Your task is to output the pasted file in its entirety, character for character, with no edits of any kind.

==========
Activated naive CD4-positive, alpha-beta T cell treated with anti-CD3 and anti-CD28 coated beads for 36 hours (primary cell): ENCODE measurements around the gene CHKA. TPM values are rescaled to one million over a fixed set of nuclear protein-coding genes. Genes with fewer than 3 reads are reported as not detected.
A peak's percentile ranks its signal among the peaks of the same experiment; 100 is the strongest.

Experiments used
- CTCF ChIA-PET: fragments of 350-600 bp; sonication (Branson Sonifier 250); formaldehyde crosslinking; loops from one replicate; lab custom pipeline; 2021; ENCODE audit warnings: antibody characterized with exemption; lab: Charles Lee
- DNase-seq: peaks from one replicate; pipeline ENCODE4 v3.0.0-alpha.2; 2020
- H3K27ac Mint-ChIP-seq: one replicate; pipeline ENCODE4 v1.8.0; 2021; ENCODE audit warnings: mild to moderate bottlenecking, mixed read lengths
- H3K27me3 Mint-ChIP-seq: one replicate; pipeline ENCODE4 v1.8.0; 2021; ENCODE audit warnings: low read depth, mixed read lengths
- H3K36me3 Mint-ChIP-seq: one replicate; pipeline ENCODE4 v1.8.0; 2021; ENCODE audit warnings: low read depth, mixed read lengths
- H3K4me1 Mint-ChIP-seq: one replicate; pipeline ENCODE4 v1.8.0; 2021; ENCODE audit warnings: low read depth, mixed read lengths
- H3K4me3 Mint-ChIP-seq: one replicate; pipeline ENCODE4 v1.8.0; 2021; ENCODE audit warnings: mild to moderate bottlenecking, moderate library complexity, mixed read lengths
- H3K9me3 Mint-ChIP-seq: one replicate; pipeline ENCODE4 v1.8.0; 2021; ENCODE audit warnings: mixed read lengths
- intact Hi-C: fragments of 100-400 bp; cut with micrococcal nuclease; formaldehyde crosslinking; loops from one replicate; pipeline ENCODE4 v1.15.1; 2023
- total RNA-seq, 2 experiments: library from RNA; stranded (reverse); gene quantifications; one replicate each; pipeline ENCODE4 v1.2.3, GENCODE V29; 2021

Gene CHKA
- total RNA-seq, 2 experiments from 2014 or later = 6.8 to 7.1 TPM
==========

Activated naive CD4-positive, alpha-beta T cell treated with anti-CD3 and anti-CD28 coated beads for 36 hours (primary cell): ENCODE measurements around the gene CHKA. TPM values are rescaled to one million over a fixed set of nuclear protein-coding genes. Genes with fewer than 3 reads are reported as not detected.
A peak's percentile ranks its signal among the peaks of the same experiment; 100 is the strongest.

Experiments used
- CTCF ChIA-PET: fragments of 350-600 bp; sonication (Branson Sonifier 250); formaldehyde crosslinking; loops from one replicate; lab custom pipeline; 2021; ENCODE audit warnings: antibody characterized with exemption; lab: Charles Lee
- DNase-seq: peaks from one replicate; pipeline ENCODE4 v3.0.0-alpha.2; 2020
- H3K27ac Mint-ChIP-seq: one replicate; pipeline ENCODE4 v1.8.0; 2021; ENCODE audit warnings: mild to moderate bottlenecking, mixed read lengths
- H3K27me3 Mint-ChIP-seq: one replicate; pipeline ENCODE4 v1.8.0; 2021; ENCODE audit warnings: low read depth, mixed read lengths
- H3K36me3 Mint-ChIP-seq: one replicate; pipeline ENCODE4 v1.8.0; 2021; ENCODE audit warnings: low read depth, mixed read lengths
- H3K4me1 Mint-ChIP-seq: one replicate; pipeline ENCODE4 v1.8.0; 2021; ENCODE audit warnings: low read depth, mixed read lengths
- H3K4me3 Mint-ChIP-seq: one replicate; pipeline ENCODE4 v1.8.0; 2021; ENCODE audit warnings: mild to moderate bottlenecking, moderate library complexity, mixed read lengths
- H3K9me3 Mint-ChIP-seq: one replicate; pipeline ENCODE4 v1.8.0; 2021; ENCODE audit warnings: mixed read lengths
- intact Hi-C: fragments of 100-400 bp; cut with micrococcal nuclease; formaldehyde crosslinking; loops from one replicate; pipeline ENCODE4 v1.15.1; 2023
- total RNA-seq, 2 experiments: library from RNA; stranded (reverse); gene quantifications; one replicate each; pipeline ENCODE4 v1.2.3, GENCODE V29; 2021

Gene CHKA
- total RNA-seq, 2 experiments from 2014 or later = 6.8 to 7.1 TPM